How to Respond To an Open Letter
The average person has probably never written an “open letter,” nor have they had to decide how to respond to an open letter written to them.
(If you’re the exception, congratulations on your online famousness.)
But these letters are out there in mass. Just Google “open letter to” and you’ll find plenty of reading to distract you from folding that laundry.
Sometimes they work and the public attention generated by an open letter actually prompts resolution. But sometimes the public correspondence just triggers online wars. The sender and receiver begin trading heated opinions back and forth and allies line up on both sides, resulting in more and more open letters crossing aimlessly across the web. And let’s be honest, all the controversy probably isn’t bad for their blog traffic.
I guess that is why it’s nice to see how one recent “open letter” exchange actually ended well.
Here’s the story. Kari Wagner-Peck, who is the mother of a child with Down syndrome, recently wrote an open letter to Chuck Klosterman at The New York Times, challenging him about using offensive language to reference people with intellectual disabilities.
Today people with cognitive disabilities and their allies are asking members of society to refrain from using the word “retarded” (along with all mutations of the word)… My question to you: Is it ethical to contribute to the denigration of the vulnerable? I am particularly interested because you, Chuck Klosterman, are The Ethicist for the New York Times…
Kari then went on to provide three examples of how Chuck offensively used the word “retarded” over the last 8 years which you can read here if you can stomach some offensive language.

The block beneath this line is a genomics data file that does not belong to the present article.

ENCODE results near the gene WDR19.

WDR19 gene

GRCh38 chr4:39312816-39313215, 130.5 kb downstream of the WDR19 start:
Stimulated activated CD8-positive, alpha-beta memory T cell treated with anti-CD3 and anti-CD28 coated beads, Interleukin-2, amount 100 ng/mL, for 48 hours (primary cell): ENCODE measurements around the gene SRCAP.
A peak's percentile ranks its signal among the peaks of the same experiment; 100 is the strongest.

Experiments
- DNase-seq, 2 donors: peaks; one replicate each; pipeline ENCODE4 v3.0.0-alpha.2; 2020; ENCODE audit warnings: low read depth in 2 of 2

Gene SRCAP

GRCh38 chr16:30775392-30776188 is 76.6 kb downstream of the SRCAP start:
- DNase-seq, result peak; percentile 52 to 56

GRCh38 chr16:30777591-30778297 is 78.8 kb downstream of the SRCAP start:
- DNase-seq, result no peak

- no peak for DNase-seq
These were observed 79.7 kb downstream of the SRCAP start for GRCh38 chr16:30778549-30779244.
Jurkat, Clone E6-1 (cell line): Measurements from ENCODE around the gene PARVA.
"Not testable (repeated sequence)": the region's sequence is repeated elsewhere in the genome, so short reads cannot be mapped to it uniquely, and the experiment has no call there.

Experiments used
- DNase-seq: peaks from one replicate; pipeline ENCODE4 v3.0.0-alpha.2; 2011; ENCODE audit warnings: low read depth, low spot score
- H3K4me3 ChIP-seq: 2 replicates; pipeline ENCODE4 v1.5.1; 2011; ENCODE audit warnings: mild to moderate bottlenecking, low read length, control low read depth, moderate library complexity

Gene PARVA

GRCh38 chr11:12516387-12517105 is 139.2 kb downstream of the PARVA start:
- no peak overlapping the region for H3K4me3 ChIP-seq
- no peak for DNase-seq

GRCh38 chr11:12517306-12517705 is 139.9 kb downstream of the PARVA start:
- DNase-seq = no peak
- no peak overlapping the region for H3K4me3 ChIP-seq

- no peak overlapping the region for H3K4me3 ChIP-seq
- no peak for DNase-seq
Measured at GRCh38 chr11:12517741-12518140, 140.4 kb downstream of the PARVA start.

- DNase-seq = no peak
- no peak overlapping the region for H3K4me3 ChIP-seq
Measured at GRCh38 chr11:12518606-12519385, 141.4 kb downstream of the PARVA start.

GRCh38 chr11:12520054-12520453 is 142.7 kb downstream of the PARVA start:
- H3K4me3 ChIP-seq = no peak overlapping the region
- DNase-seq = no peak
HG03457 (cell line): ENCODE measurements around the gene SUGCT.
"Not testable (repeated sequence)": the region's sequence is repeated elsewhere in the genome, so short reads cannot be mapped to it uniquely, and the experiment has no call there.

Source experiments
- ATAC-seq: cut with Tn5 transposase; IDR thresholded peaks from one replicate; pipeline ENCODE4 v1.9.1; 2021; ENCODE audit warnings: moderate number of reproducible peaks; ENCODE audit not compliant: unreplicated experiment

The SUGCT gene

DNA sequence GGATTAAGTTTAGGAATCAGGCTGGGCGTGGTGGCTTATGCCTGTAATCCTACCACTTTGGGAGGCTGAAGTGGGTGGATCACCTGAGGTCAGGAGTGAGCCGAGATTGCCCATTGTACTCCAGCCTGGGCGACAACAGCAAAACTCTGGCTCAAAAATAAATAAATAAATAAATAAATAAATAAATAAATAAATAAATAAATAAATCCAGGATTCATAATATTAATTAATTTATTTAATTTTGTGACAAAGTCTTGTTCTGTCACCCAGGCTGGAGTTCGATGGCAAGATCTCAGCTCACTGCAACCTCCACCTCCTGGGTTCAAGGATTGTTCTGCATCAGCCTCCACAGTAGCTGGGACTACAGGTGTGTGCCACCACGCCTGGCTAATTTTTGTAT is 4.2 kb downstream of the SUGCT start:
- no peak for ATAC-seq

So Kari mails the letter into cyberspace…and waits.
And here’s where the story takes an upturn. Chuck sees the letter and responds and now Kari is applauding his response on her Huffington Post blog.
She calls his response “beautifully simple.”
I have spent the last two days trying to figure out a way to properly address the issue you have raised on your website. I’ve slowly concluded the best way is to be as straightforward as possible: I was wrong. You are right.
Kari goes onto describe how Chuck then issued himself a self-imposed fine of sorts and chose to donate $25,000 to an organization that benefits those with intellectual disabilities.
Not a bad outcome, ay? It not only provided some personal amends, but it also provided a pretty snazzy example of how to gracefully respond to criticism and humbly own up to our own need for growth.
As a human being and as a writer, I hope I can minimize the damage I do with my words. But I hope in the times I fail, I can rise to the occasion like Chuck Klosterman.
And when people respond to my offenses with an olive branch, I hope I can also rise to the occasion like Kari Wagner-Peck.
Well done, people. The internet is better off because you’re part of it.
(Read more about Chuck’s response here.)